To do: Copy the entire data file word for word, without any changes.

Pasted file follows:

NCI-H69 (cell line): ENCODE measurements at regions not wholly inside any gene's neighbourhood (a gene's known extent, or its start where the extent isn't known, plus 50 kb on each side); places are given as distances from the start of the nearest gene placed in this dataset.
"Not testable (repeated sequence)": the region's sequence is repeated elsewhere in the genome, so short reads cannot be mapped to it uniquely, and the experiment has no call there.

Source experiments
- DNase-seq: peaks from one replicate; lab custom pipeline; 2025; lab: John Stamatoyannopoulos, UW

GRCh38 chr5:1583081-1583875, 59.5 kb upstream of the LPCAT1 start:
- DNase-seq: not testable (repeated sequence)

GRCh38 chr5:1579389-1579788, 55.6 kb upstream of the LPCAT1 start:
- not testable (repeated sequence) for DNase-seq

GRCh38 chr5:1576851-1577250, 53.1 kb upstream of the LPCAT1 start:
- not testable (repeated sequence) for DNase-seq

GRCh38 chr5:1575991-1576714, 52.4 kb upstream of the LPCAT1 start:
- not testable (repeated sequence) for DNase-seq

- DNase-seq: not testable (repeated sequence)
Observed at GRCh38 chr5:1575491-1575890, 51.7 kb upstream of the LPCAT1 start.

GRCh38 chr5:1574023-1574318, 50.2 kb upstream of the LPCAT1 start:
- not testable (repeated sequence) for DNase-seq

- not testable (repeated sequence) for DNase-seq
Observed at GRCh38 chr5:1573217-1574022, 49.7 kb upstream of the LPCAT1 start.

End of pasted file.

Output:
NCI-H69 (cell line): ENCODE measurements at regions not wholly inside any gene's neighbourhood (a gene's known extent, or its start where the extent isn't known, plus 50 kb on each side); places are given as distances from the start of the nearest gene placed in this dataset.
"Not testable (repeated sequence)": the region's sequence is repeated elsewhere in the genome, so short reads cannot be mapped to it uniquely, and the experiment has no call there.

Source experiments
- DNase-seq: peaks from one replicate; lab custom pipeline; 2025; lab: John Stamatoyannopoulos, UW

GRCh38 chr5:1583081-1583875, 59.5 kb upstream of the LPCAT1 start:
- DNase-seq: not testable (repeated sequence)

GRCh38 chr5:1579389-1579788, 55.6 kb upstream of the LPCAT1 start:
- not testable (repeated sequence) for DNase-seq

GRCh38 chr5:1576851-1577250, 53.1 kb upstream of the LPCAT1 start:
- not testable (repeated sequence) for DNase-seq

GRCh38 chr5:1575991-1576714, 52.4 kb upstream of the LPCAT1 start:
- not testable (repeated sequence) for DNase-seq

- DNase-seq: not testable (repeated sequence)
Observed at GRCh38 chr5:1575491-1575890, 51.7 kb upstream of the LPCAT1 start.

GRCh38 chr5:1574023-1574318, 50.2 kb upstream of the LPCAT1 start:
- not testable (repeated sequence) for DNase-seq

- not testable (repeated sequence) for DNase-seq
Observed at GRCh38 chr5:1573217-1574022, 49.7 kb upstream of the LPCAT1 start.